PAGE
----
Ever present in modern times is the conflict of worldviews. Although most people are unaware that they have such an ideological framework, they are constantly confirmed or otherwise influenced by culture, media, and by others. Their outlook becomes an assimilation of the world around them. And more than just subtle integration, these artifacts can often carry discernibly forceful and critical attitudes toward other worldviews. One instance of such a heavy-handed worldview can be found in the book trilogy His Dark Materials, by British author Philip Pullman. The series includes Northern Lights (or The Golden Compass), The Subtle Knife, and The Amber Spyglass. The story begins in a parallel earth where individuals are accompanied by animal familiars called daemons, and where science, theology, and magic are closely intertwined. The main character is a young girl named Lyra Belacqua who, gifted with a truth-telling instrument called the golden compass, goes on a quest to rescue a friend who was kidnapped. In the process of her journey she meets several allies, including a group of gypsies, a witch queen, and a talking polar bear. Lyra also faces both proponents and adversaries of the tyrannical organization called the Church, including, Mrs. Marisa Coulter and Lord Asriel (who we later learn are her parents) (“Synopsis”). The main worldview seen in His Dark Materials is, to a certain extent, postmodernism, which is effectively embodied in three elements of the plot: the nature of the antagonistic Church, the implications of Lord Asriel’s investigation into a particle called Dust, and finally, the tools (or means) of Lyra’s moral development. Although here examined separately, these elements are not wholly distinct, but all build upon each other into the preceding worldview.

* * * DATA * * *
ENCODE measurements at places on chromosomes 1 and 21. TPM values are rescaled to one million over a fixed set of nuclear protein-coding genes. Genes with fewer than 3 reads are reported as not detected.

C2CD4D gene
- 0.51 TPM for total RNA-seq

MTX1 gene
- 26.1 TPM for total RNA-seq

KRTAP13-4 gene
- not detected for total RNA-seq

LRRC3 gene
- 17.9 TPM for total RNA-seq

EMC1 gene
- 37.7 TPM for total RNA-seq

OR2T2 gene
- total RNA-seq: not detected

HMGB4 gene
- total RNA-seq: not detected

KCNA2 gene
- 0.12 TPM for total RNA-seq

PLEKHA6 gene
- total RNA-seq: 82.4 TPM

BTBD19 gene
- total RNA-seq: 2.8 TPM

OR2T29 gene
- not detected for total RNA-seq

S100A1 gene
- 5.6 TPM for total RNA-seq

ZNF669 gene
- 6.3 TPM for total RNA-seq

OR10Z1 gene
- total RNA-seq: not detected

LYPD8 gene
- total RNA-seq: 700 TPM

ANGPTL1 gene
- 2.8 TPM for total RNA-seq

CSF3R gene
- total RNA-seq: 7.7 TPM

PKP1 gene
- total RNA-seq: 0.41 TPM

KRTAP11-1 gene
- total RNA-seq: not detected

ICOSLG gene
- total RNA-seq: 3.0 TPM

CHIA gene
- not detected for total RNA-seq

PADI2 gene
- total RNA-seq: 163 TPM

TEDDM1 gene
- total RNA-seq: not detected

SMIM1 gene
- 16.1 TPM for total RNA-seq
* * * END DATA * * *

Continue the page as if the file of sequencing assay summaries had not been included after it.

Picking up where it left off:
The first body of evidence that demonstrates the worldviews in His Dark Materials is the character and presentation of the antagonistic tyranny called the Church, which is a religious organization symbolic of Christianity and is the primary enemy of Lyra and her scientist father Lord Asriel. More specifically, there is a powerful body within the Church called the Magisterium, which is responsible for quelling any resistance or acts of heresy. Now, postmodernism believes that there is much at fault with Western society, and by extension, organized religion; laying claim that reliance on ancient traditions and values have crippled the personal freedoms of modern society. Traditional authority has become the main issue (“Postmodernism”). Within His Dark Materials, the head of the Church is a creature imitating God—further insinuating Pullman’s and postmodernism’s view on religion as illegitimate and exploiting power. Pullman continues to undermine traditional values by introducing characters that, in pursuit of truth, have severed themselves from religion (i.e. Lord Asriel and a nun-turned physicist named Mary Malone).